© By Amanda Dunsmore
“The Maze” prison was developed from the “Long Kesh” internment camp and once confined more than a thousand men. It became the scene for symbolic protests and radical agitation, which lead to it attaining a special status and focal point of the conflict in Northern Ireland. It played a significant role in the negotiations for The Peace Process and was finally closed down on 29th September 2000.
Through her work with prisoners & prison staff from 1998 to 2000, Dunsmore was able to access former security sensitive areas, such as the original Long Kesh Compound.
Billy Hull was the longest serving security prison officer at the Maze/Long Kesh prison. Against prison policy, Billy collected items relating to various individuals, incidents and occurrences. On his retirement Billy made a museum which has never been seen by the public.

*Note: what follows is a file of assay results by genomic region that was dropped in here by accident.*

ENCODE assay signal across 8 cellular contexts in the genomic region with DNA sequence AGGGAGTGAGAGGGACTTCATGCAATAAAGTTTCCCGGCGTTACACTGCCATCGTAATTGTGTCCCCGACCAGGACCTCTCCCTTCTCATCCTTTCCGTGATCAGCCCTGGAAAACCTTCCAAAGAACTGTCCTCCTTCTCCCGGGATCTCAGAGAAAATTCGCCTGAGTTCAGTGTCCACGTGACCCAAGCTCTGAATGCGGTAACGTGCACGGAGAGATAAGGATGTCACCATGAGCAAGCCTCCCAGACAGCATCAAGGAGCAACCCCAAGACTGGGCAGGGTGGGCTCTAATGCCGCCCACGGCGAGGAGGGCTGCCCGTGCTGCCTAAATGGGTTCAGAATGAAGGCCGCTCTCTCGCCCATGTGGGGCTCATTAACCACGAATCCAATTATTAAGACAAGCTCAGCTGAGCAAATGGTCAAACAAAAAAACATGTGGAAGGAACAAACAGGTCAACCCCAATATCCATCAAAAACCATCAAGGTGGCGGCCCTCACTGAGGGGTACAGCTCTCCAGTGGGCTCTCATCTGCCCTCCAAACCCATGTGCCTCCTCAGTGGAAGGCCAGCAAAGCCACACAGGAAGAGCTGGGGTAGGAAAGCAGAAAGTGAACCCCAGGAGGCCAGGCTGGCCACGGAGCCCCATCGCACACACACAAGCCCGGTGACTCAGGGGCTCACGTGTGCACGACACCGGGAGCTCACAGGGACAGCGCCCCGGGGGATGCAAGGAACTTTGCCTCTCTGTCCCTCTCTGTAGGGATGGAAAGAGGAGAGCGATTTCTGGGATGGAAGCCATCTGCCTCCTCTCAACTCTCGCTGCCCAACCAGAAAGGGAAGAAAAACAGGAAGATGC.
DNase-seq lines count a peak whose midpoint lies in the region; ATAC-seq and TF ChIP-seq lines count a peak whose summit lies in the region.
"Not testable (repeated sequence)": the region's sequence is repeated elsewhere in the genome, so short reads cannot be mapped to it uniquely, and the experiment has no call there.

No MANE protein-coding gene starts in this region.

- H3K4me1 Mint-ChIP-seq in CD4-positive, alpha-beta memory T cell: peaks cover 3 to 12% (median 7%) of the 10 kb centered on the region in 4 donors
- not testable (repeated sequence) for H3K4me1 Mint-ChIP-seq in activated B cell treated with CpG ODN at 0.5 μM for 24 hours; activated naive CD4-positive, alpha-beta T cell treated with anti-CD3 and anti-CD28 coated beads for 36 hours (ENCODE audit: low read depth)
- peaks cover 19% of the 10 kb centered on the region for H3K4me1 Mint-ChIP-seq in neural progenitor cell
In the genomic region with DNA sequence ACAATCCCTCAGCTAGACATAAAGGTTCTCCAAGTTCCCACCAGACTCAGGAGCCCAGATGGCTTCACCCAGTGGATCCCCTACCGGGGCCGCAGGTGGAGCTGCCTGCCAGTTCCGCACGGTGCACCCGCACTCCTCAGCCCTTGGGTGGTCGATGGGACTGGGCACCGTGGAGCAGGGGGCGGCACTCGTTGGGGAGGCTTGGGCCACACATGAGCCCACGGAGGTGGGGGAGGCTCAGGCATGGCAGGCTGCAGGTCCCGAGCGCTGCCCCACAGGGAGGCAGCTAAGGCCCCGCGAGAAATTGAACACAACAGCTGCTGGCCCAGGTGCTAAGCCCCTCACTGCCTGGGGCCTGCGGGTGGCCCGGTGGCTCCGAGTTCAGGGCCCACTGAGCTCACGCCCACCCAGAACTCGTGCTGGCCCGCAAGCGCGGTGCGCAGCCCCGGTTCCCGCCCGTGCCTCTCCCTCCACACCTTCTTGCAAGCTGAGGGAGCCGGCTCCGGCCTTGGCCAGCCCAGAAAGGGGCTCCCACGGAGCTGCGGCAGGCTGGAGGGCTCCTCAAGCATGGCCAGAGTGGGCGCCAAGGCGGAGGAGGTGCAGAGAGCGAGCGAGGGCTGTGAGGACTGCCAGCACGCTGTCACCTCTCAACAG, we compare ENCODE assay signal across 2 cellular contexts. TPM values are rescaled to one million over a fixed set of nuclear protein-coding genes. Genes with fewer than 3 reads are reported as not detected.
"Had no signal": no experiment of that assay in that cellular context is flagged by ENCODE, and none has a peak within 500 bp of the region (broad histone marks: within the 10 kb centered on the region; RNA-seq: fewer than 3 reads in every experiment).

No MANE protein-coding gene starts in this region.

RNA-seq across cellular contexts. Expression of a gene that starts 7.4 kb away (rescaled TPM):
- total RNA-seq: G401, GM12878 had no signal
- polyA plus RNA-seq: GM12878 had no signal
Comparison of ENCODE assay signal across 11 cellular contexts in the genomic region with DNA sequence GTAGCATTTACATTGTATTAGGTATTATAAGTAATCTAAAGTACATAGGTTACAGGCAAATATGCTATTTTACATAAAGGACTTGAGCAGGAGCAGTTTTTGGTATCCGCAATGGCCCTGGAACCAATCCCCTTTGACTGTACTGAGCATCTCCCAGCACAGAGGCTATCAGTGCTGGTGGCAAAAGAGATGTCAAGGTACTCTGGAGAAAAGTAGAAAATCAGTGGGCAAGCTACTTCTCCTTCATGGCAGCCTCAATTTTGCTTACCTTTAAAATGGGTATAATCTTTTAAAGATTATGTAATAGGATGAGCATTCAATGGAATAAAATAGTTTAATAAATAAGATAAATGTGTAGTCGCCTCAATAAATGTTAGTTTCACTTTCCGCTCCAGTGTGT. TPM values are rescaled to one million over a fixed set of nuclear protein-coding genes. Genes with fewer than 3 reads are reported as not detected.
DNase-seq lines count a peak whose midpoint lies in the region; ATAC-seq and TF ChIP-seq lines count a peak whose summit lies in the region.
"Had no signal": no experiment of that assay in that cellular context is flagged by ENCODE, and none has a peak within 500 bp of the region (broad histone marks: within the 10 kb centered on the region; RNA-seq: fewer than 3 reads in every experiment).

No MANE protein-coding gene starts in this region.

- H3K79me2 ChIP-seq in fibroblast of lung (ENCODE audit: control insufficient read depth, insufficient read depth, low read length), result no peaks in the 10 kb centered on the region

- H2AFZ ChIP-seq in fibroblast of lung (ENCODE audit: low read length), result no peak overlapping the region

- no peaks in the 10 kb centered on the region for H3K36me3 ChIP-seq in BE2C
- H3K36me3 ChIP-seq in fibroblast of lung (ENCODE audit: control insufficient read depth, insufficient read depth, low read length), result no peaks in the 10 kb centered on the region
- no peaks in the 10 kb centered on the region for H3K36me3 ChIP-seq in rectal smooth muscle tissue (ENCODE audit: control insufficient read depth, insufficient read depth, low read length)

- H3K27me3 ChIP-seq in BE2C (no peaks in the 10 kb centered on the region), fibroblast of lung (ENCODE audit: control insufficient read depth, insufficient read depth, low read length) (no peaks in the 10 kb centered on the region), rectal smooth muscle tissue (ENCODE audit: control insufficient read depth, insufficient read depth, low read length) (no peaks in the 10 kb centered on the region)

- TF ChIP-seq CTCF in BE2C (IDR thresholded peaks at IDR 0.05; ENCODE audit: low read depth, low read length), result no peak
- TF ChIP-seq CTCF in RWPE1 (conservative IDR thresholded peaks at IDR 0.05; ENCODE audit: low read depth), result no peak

“I was very interested in keeping the history of the prison alive. So when things happened I took it upon myself to collect it, I took it upon myself, items that were found on searches, items that were turned up outside belonging to the prison. I put these all away under lock and key.
My instructions from the powers to be was destroy it, no evidence, everything must be destroyed. But at the back of my mind I kept saying ´Its terrible that things like this should be destroyed, it should be kept. So I kept them, and I kept them locked away in one of the compounds in Long Kesh, for fifteen years.”
Billy Hull, 2003.
Video (20 MInutes)